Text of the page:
“The Iranian regime has a choice: It can either do a 180-degree turn from its outlaw course of action and act like a normal country, or it can see its economy crumble,” Pompeo told reporters. “We hope a new agreement with Iran is possible, but until Iran makes changes in the 12 ways I listed in May we will be relentless in exerting pressure on the regime.”
The second and final round of punitive sanctions took effect on Monday, targeting Iranian sectors related to energy, shipping and ship-building, in addition to those in the insurance and transactions sector, including the Central Bank of Iran and designated Iranian financial institutions.
Despite reports that the United States would not sanction any Iranian access to the international financial transaction system known as the Society for Worldwide Interbank Financial Telecommunication, commonly referred to as SWIFT, Iran will still be able to maintain limited access for solely humanitarian purposes, said Treasury Secretary Steve Mnuchin in a conference call with reporters on Friday.
“Humanitarian transactions to non-designated entities will be allowed to use the SWIFT messaging system as they have done before, but banks must be very careful that these are not disguised transactions, or they could be subject to certain sanctions,” he said.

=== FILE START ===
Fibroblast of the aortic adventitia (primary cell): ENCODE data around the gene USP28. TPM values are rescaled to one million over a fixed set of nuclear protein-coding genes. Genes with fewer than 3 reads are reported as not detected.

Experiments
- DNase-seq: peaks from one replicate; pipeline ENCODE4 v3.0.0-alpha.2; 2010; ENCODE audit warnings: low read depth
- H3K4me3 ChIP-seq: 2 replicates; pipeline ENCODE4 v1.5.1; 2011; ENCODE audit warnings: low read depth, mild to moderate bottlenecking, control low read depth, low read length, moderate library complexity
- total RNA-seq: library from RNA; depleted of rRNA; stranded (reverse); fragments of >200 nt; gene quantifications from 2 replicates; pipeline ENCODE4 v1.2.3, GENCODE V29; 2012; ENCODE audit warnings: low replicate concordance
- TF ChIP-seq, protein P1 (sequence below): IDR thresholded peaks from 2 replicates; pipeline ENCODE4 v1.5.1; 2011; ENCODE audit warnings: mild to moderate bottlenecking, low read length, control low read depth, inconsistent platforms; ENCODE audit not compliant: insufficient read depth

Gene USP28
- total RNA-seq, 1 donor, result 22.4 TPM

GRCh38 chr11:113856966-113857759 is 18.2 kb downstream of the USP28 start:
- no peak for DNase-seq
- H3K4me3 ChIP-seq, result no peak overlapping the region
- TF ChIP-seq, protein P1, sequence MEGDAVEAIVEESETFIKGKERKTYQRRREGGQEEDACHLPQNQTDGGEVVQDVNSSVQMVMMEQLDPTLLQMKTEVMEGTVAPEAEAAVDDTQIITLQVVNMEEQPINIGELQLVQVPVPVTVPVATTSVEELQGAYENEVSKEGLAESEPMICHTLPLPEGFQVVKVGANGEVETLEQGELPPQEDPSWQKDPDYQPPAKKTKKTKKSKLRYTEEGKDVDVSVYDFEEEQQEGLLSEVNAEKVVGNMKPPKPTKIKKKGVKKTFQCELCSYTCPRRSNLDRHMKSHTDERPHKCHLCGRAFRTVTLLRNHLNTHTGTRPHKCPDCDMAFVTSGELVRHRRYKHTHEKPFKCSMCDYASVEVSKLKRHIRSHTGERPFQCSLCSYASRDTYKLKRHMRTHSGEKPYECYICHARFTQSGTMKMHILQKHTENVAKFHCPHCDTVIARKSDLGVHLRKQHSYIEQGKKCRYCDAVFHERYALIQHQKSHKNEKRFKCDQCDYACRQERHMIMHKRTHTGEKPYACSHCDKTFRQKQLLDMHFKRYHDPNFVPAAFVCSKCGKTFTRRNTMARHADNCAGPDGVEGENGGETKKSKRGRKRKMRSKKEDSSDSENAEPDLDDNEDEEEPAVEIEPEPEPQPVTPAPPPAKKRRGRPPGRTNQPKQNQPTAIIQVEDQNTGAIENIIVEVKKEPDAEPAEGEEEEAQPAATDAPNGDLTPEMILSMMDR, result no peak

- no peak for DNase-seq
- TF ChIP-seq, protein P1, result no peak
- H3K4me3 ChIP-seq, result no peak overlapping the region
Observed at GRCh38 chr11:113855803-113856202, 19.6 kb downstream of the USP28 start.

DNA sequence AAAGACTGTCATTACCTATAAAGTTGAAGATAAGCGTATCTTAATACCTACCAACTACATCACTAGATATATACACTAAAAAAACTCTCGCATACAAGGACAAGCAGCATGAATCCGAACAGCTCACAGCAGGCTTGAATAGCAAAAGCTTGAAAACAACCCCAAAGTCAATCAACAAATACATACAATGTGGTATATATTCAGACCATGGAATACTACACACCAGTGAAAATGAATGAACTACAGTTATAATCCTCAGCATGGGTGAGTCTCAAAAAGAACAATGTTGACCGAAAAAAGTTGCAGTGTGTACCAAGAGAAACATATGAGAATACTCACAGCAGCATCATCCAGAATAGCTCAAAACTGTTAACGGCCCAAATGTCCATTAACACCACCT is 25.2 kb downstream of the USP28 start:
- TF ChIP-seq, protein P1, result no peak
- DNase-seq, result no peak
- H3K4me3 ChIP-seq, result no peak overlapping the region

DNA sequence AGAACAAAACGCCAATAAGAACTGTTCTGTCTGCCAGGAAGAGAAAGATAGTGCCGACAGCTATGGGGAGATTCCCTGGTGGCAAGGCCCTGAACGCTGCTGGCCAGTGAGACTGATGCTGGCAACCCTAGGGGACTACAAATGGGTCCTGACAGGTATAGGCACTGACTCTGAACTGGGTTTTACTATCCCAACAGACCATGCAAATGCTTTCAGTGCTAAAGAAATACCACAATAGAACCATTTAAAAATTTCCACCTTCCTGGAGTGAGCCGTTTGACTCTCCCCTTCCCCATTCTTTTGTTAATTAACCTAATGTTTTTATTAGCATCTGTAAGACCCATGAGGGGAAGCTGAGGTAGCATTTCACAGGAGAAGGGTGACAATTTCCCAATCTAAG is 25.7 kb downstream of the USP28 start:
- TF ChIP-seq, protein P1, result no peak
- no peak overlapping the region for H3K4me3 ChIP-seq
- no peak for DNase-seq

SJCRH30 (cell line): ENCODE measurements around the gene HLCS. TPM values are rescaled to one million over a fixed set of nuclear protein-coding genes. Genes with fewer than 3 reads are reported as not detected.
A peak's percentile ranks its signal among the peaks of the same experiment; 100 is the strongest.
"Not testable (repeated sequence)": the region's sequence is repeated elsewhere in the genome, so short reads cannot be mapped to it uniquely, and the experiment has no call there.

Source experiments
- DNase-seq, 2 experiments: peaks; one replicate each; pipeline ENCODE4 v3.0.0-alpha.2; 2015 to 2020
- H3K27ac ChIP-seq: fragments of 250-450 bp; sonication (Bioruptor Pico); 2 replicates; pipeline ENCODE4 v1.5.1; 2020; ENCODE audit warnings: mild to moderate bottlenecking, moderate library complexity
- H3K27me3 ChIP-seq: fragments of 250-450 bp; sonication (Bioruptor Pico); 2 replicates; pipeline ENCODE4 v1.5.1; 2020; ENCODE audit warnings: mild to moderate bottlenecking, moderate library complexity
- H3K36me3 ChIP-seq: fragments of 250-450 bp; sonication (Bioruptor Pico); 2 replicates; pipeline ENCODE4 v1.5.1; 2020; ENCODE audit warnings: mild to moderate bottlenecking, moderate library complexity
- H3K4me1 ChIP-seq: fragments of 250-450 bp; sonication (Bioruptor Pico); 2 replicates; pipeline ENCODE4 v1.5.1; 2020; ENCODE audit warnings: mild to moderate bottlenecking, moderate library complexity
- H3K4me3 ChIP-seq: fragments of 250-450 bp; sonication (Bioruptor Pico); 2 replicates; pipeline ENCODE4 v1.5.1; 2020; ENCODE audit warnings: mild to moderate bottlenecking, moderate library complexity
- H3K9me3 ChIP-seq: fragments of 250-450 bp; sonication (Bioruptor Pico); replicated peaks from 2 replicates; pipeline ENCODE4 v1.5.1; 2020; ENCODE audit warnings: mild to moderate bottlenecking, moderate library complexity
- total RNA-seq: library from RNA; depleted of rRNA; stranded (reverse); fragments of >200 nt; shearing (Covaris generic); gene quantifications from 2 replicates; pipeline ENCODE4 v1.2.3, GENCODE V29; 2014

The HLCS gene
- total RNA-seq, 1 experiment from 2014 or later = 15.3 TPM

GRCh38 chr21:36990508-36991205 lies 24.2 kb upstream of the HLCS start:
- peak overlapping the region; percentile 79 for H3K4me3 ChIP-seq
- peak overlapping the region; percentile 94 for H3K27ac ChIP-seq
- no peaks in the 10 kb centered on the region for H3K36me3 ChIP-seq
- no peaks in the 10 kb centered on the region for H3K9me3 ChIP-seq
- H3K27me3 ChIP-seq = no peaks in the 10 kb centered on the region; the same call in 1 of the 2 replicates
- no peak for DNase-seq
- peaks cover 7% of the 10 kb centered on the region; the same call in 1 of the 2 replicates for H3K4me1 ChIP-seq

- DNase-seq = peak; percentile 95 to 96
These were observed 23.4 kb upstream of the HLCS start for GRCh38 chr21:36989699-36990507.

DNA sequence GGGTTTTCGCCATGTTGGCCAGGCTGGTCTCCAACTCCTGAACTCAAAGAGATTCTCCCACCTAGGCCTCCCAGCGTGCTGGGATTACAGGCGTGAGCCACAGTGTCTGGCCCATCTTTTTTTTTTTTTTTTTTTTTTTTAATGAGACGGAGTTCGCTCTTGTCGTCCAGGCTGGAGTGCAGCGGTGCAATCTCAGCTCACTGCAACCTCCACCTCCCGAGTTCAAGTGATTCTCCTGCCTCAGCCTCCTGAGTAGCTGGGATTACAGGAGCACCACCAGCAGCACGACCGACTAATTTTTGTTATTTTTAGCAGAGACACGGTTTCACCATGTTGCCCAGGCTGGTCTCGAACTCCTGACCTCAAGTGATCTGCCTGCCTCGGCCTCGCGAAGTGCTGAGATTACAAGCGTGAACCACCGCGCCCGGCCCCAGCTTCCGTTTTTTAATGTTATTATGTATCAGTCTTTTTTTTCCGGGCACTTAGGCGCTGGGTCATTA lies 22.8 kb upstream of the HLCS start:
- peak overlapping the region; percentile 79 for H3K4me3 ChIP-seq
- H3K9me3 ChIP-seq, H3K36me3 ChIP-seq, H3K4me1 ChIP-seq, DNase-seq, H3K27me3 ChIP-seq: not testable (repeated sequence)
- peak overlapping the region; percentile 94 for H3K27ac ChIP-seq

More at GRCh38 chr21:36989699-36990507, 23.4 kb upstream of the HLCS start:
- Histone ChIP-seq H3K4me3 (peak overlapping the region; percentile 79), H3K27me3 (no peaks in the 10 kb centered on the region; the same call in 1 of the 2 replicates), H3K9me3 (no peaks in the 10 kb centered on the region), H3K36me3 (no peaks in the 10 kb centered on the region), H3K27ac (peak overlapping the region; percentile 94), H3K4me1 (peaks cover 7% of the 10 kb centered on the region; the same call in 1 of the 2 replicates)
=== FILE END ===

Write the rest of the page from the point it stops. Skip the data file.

Additionally, eight countries will receive waivers for sanctions on importing Iranian oil: China, India, Italy, Greece, Japan, South Korea, Taiwan and Turkey.
“We continue negotiations to get all of the nations to zero,” said Pompeo.
Finally, the secretary of state said the administration would provide waivers for European nations for civil nuclear cooperation at a few Iranian facilities.
“Allowing these activities to continue, for the time being, will improve ongoing oversight of Iran’s civil nuclear program and make these facilities less susceptible to illicit and illegal nuclear uses,” said Pompeo. “Rest assured, Iran will never come close to getting a nuclear weapon on President Trump’s watch.”